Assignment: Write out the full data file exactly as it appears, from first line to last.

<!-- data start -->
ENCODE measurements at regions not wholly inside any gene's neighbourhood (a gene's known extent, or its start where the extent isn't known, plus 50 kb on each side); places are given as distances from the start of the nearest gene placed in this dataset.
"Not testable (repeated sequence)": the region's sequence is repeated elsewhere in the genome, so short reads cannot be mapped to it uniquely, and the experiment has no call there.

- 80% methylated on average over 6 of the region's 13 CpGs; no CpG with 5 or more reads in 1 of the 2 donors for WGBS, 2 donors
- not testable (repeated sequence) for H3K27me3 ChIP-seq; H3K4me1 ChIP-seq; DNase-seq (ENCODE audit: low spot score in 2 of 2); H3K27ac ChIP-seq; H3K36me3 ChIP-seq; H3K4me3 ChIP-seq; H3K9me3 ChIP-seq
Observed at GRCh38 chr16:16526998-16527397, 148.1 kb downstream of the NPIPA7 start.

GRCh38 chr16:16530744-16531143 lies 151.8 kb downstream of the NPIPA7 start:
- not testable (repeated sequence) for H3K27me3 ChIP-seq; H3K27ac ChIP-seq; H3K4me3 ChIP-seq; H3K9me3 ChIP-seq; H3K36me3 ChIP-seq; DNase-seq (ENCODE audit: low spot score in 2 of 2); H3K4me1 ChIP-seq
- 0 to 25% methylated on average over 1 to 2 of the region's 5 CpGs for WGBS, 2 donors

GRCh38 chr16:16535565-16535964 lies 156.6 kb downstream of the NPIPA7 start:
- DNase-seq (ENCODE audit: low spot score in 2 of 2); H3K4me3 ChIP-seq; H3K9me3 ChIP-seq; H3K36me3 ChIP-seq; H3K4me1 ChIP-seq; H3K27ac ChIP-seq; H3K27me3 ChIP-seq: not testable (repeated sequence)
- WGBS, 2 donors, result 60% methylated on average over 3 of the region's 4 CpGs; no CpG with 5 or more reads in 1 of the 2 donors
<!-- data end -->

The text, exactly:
ENCODE measurements at regions not wholly inside any gene's neighbourhood (a gene's known extent, or its start where the extent isn't known, plus 50 kb on each side); places are given as distances from the start of the nearest gene placed in this dataset.
"Not testable (repeated sequence)": the region's sequence is repeated elsewhere in the genome, so short reads cannot be mapped to it uniquely, and the experiment has no call there.

- 80% methylated on average over 6 of the region's 13 CpGs; no CpG with 5 or more reads in 1 of the 2 donors for WGBS, 2 donors
- not testable (repeated sequence) for H3K27me3 ChIP-seq; H3K4me1 ChIP-seq; DNase-seq (ENCODE audit: low spot score in 2 of 2); H3K27ac ChIP-seq; H3K36me3 ChIP-seq; H3K4me3 ChIP-seq; H3K9me3 ChIP-seq
Observed at GRCh38 chr16:16526998-16527397, 148.1 kb downstream of the NPIPA7 start.

GRCh38 chr16:16530744-16531143 lies 151.8 kb downstream of the NPIPA7 start:
- not testable (repeated sequence) for H3K27me3 ChIP-seq; H3K27ac ChIP-seq; H3K4me3 ChIP-seq; H3K9me3 ChIP-seq; H3K36me3 ChIP-seq; DNase-seq (ENCODE audit: low spot score in 2 of 2); H3K4me1 ChIP-seq
- 0 to 25% methylated on average over 1 to 2 of the region's 5 CpGs for WGBS, 2 donors

GRCh38 chr16:16535565-16535964 lies 156.6 kb downstream of the NPIPA7 start:
- DNase-seq (ENCODE audit: low spot score in 2 of 2); H3K4me3 ChIP-seq; H3K9me3 ChIP-seq; H3K36me3 ChIP-seq; H3K4me1 ChIP-seq; H3K27ac ChIP-seq; H3K27me3 ChIP-seq: not testable (repeated sequence)
- WGBS, 2 donors, result 60% methylated on average over 3 of the region's 4 CpGs; no CpG with 5 or more reads in 1 of the 2 donors